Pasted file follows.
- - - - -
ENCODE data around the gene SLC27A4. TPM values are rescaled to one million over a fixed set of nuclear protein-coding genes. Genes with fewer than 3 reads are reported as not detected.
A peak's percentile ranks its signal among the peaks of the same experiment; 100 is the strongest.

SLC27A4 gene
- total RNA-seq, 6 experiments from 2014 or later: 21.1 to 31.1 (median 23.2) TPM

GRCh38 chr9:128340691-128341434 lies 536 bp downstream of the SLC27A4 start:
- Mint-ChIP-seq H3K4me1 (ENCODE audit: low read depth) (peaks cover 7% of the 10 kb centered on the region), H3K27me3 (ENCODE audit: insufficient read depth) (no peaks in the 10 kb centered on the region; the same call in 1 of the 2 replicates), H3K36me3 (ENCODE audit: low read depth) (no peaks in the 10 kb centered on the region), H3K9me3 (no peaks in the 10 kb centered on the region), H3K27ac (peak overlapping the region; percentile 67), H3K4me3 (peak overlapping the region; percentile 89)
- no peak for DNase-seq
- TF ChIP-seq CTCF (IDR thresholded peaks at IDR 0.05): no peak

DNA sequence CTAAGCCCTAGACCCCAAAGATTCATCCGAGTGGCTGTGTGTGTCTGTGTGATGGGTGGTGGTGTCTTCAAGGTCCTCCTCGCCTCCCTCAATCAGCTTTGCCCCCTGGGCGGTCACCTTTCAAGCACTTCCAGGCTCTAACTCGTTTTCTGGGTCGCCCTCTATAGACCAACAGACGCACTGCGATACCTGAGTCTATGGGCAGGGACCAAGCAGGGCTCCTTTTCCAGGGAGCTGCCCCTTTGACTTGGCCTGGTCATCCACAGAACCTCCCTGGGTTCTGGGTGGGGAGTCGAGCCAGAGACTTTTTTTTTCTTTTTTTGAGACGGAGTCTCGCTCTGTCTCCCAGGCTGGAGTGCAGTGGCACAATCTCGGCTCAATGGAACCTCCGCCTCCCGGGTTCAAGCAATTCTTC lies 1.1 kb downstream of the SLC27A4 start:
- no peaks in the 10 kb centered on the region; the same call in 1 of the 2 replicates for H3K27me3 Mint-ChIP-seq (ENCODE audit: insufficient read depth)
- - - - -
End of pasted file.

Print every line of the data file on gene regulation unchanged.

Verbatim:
ENCODE data around the gene SLC27A4. TPM values are rescaled to one million over a fixed set of nuclear protein-coding genes. Genes with fewer than 3 reads are reported as not detected.
A peak's percentile ranks its signal among the peaks of the same experiment; 100 is the strongest.

SLC27A4 gene
- total RNA-seq, 6 experiments from 2014 or later: 21.1 to 31.1 (median 23.2) TPM

GRCh38 chr9:128340691-128341434 lies 536 bp downstream of the SLC27A4 start:
- Mint-ChIP-seq H3K4me1 (ENCODE audit: low read depth) (peaks cover 7% of the 10 kb centered on the region), H3K27me3 (ENCODE audit: insufficient read depth) (no peaks in the 10 kb centered on the region; the same call in 1 of the 2 replicates), H3K36me3 (ENCODE audit: low read depth) (no peaks in the 10 kb centered on the region), H3K9me3 (no peaks in the 10 kb centered on the region), H3K27ac (peak overlapping the region; percentile 67), H3K4me3 (peak overlapping the region; percentile 89)
- no peak for DNase-seq
- TF ChIP-seq CTCF (IDR thresholded peaks at IDR 0.05): no peak

DNA sequence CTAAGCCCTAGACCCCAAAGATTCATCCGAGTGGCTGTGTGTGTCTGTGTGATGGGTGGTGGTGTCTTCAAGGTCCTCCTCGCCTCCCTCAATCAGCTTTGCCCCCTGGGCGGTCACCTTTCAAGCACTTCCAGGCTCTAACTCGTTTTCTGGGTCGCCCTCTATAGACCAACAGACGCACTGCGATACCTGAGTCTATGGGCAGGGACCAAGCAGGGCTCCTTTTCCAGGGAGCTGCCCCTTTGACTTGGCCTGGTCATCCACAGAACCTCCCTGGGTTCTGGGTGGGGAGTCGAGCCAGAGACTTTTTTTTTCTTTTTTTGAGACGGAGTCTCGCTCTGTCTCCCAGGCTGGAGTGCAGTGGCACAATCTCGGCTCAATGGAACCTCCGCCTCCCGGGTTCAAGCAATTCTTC lies 1.1 kb downstream of the SLC27A4 start:
- no peaks in the 10 kb centered on the region; the same call in 1 of the 2 replicates for H3K27me3 Mint-ChIP-seq (ENCODE audit: insufficient read depth)